Seasonal Changes in Susceptibility to Chytridiomycosis in Columbia Spotted Frogs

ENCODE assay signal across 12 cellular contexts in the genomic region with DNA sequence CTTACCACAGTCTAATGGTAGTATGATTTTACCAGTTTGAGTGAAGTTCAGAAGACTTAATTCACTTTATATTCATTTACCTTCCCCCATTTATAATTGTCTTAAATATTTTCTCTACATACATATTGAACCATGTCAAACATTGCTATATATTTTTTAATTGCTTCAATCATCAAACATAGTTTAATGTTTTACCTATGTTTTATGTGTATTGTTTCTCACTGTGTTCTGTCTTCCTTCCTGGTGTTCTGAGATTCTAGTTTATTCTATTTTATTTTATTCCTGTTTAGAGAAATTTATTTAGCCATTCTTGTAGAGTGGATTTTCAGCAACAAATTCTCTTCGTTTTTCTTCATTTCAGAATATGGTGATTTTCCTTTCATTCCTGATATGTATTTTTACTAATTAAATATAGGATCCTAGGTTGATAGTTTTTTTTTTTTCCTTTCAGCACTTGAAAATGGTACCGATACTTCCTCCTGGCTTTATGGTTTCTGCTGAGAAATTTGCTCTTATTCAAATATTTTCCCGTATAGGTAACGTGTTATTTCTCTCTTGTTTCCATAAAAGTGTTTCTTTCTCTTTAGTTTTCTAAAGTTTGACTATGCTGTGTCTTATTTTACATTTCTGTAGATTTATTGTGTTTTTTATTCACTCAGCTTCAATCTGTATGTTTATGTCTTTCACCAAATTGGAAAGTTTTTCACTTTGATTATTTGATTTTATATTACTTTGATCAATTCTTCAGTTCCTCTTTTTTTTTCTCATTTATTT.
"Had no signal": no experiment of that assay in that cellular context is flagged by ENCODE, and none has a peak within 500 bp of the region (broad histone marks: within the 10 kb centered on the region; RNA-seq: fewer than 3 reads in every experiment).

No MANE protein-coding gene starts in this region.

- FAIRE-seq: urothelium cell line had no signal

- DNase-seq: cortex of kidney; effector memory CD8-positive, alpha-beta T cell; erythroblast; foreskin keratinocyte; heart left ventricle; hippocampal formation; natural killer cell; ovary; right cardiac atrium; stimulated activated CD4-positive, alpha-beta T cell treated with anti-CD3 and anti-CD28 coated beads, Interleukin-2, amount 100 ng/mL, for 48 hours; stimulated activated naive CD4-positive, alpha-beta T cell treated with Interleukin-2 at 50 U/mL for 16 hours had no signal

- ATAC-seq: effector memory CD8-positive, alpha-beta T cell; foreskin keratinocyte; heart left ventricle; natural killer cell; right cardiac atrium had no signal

Chytridiomycosis is a potentially deadly skin disease found in amphibian populations all over the world. Chytridiomycosis is caused by the fungus Batrachochytrium dendrobatidis (Bd) that grows on the skin of amphibians. The fungus can cause a disruption in the homeostatic functions of the amphibian skin and can lead to death. The relationship between an amphibian’s antimicrobial skin secretions, cutaneous microbial communities and environmental water quality can affect their resistance and susceptibility to Bd infection. Columbia spotted frogs (Lithobates luteiventris) are native to western Montana and have been affected by chytridiomycosis. Three lakes known to be positive for Bd were used as collection sites where a total of ten frogs were caught on three different occasions throughout the summer for a total of 90 collected samples. Each frog was swabbed for bacterial and fungal samples and placed in a solution that would collect antimicrobial peptides secreted from the frogs’ skin. Water samples were collected at each site and analyses were performed to assess various parameters. Early results suggest that AMPs may affect the relative abundance of an important anti-fungal bacteria (Rhizobacta) which influenced Bd status. The goal of the ongoing research is to determine what parameters of environmental conditions, antimicrobial skin secretions, and cutaneous microbial communities allow Columbia spotted frogs to be resistant to chytridiomycosis in order to better predict and treat future outbreaks.